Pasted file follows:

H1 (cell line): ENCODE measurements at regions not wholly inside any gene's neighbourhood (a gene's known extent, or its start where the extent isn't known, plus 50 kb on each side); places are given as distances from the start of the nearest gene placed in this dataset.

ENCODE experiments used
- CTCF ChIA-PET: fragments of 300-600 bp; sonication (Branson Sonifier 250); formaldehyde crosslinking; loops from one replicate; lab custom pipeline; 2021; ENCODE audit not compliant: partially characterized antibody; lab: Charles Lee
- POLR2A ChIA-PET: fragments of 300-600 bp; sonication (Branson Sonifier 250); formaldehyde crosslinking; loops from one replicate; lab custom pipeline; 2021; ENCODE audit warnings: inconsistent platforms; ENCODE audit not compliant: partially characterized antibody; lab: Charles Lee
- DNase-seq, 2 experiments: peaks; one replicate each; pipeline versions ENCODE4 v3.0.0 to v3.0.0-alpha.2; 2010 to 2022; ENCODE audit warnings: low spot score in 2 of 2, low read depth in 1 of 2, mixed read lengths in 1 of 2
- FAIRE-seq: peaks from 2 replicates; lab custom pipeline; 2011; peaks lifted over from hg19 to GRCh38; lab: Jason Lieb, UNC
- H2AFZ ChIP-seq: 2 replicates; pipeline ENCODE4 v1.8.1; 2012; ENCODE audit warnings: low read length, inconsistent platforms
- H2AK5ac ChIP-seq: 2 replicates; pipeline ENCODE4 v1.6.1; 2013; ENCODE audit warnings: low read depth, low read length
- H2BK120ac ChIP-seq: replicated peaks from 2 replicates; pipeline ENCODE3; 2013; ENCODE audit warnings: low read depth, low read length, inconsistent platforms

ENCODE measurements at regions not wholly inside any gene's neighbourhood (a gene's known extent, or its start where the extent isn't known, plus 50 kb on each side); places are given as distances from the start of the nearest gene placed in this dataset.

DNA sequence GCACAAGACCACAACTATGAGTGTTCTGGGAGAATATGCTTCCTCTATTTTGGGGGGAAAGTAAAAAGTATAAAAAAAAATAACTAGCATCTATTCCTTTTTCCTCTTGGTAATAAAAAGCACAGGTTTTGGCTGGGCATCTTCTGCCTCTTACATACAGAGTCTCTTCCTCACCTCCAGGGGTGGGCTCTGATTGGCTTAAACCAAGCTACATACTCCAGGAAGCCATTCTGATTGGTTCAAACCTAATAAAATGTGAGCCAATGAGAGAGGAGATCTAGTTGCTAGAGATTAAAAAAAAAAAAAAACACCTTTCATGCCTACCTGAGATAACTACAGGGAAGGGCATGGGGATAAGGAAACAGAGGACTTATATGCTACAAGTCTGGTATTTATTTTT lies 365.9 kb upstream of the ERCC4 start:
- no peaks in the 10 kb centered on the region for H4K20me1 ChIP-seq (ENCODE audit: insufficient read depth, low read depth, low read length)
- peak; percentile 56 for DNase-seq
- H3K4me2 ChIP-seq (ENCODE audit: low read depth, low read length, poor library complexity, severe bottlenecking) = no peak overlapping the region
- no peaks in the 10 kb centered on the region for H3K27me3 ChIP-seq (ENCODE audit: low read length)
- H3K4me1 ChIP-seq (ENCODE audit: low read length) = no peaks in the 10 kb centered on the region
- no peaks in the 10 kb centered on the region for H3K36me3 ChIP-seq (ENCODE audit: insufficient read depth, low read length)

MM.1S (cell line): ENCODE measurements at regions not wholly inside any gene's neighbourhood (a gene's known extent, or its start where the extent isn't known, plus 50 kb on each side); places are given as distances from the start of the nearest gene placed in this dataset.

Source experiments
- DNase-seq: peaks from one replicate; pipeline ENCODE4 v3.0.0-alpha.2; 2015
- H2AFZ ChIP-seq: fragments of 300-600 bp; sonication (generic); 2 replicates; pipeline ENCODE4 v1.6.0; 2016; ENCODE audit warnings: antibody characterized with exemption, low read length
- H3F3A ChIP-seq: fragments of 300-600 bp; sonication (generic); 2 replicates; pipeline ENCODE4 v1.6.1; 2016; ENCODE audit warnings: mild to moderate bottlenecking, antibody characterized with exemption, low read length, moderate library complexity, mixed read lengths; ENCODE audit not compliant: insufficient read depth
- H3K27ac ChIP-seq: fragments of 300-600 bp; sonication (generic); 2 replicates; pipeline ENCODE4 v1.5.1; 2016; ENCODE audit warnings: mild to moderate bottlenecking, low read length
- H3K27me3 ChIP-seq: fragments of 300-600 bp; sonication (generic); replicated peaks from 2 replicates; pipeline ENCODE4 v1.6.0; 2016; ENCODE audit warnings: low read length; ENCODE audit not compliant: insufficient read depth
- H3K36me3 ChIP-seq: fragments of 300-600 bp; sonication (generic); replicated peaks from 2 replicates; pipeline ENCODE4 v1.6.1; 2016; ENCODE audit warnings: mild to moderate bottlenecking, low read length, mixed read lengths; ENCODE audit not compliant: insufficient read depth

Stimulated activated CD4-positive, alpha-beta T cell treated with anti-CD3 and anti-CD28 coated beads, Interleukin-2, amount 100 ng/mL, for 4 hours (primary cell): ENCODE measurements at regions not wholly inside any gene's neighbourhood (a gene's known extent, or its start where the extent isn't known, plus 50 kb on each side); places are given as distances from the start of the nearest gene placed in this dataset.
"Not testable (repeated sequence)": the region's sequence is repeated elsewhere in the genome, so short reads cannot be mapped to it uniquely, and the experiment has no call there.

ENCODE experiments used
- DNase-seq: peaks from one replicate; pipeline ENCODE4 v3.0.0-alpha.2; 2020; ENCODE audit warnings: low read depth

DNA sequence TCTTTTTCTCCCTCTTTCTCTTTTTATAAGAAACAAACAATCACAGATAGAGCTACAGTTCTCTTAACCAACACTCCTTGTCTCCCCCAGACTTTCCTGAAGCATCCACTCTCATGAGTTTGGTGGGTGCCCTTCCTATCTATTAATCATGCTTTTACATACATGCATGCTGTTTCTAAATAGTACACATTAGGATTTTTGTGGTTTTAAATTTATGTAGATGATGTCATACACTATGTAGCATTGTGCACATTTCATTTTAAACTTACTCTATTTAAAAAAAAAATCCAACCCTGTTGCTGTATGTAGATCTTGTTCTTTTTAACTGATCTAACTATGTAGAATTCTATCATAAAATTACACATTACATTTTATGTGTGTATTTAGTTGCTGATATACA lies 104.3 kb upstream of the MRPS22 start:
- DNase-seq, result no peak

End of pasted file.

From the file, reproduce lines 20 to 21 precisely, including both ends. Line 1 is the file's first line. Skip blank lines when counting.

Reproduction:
- DNase-seq: peaks from one replicate; pipeline ENCODE4 v3.0.0-alpha.2; 2015
- H2AFZ ChIP-seq: fragments of 300-600 bp; sonication (generic); 2 replicates; pipeline ENCODE4 v1.6.0; 2016; ENCODE audit warnings: antibody characterized with exemption, low read length